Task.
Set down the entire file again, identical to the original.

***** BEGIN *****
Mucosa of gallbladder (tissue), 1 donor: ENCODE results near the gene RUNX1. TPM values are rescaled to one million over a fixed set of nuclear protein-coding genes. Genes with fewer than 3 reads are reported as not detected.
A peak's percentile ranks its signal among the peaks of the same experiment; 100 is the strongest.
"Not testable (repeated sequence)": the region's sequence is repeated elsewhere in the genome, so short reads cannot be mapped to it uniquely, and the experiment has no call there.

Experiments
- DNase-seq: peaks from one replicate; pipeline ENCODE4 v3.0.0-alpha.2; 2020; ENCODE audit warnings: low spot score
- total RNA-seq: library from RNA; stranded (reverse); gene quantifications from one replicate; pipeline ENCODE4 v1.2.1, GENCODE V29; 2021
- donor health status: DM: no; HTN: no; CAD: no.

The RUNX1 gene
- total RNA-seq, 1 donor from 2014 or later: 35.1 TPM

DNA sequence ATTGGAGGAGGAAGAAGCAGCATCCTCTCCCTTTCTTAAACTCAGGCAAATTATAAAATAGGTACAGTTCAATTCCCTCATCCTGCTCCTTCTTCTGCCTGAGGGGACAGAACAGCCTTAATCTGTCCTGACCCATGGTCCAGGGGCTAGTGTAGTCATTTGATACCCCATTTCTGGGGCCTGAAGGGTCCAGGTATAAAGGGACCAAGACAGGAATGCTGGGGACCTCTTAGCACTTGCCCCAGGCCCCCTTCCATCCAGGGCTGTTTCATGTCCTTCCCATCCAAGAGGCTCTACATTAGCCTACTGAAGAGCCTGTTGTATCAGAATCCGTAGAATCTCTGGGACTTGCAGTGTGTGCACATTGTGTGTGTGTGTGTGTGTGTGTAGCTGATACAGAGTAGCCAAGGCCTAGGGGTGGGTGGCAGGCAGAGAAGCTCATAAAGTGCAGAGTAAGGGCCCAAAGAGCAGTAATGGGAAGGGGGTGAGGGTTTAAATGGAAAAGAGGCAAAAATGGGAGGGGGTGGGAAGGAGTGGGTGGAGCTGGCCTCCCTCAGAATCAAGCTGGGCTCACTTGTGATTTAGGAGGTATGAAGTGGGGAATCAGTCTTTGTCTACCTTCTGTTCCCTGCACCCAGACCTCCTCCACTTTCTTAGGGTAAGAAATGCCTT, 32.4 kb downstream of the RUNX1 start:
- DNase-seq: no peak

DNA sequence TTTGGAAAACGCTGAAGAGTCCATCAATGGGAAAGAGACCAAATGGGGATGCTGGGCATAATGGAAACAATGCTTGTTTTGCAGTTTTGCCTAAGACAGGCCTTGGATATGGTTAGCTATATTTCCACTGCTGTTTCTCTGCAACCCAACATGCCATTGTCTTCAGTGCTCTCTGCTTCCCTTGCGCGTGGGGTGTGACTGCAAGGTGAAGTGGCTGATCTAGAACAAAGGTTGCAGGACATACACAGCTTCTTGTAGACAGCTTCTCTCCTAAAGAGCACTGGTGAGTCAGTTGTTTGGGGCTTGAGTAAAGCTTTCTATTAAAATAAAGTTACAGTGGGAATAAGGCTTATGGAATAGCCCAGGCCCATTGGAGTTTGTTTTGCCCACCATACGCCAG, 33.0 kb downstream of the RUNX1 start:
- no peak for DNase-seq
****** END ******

Mucosa of gallbladder (tissue), 1 donor: ENCODE results near the gene RUNX1. TPM values are rescaled to one million over a fixed set of nuclear protein-coding genes. Genes with fewer than 3 reads are reported as not detected.
A peak's percentile ranks its signal among the peaks of the same experiment; 100 is the strongest.
"Not testable (repeated sequence)": the region's sequence is repeated elsewhere in the genome, so short reads cannot be mapped to it uniquely, and the experiment has no call there.

Experiments
- DNase-seq: peaks from one replicate; pipeline ENCODE4 v3.0.0-alpha.2; 2020; ENCODE audit warnings: low spot score
- total RNA-seq: library from RNA; stranded (reverse); gene quantifications from one replicate; pipeline ENCODE4 v1.2.1, GENCODE V29; 2021
- donor health status: DM: no; HTN: no; CAD: no.

The RUNX1 gene
- total RNA-seq, 1 donor from 2014 or later: 35.1 TPM

DNA sequence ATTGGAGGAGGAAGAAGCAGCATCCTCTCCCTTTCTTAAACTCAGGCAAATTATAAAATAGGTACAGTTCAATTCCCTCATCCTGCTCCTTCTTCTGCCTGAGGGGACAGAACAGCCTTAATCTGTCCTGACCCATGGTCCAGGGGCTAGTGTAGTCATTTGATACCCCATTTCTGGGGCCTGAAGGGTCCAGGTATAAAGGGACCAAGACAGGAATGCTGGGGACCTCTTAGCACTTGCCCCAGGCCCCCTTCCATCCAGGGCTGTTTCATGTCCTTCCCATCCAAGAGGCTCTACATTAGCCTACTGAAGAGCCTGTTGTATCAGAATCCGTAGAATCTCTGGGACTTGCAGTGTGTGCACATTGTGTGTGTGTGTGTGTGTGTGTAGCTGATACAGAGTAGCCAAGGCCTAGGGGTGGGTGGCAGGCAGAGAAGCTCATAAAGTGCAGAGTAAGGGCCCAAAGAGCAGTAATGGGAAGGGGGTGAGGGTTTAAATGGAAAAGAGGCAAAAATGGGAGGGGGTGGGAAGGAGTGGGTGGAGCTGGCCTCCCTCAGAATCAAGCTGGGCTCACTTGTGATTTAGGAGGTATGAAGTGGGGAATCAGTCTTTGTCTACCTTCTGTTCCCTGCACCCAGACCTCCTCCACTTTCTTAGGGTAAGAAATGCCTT, 32.4 kb downstream of the RUNX1 start:
- DNase-seq: no peak

DNA sequence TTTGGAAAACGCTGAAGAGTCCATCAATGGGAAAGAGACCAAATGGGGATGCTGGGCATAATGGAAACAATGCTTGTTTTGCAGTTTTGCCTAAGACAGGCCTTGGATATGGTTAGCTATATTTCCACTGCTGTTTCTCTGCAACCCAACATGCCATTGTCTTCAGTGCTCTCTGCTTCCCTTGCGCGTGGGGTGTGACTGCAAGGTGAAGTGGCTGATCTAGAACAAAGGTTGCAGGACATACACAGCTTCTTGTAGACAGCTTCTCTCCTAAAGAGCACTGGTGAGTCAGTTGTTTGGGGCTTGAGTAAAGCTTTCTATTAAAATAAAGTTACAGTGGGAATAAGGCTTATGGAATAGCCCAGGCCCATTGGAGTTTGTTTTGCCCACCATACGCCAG, 33.0 kb downstream of the RUNX1 start:
- no peak for DNase-seq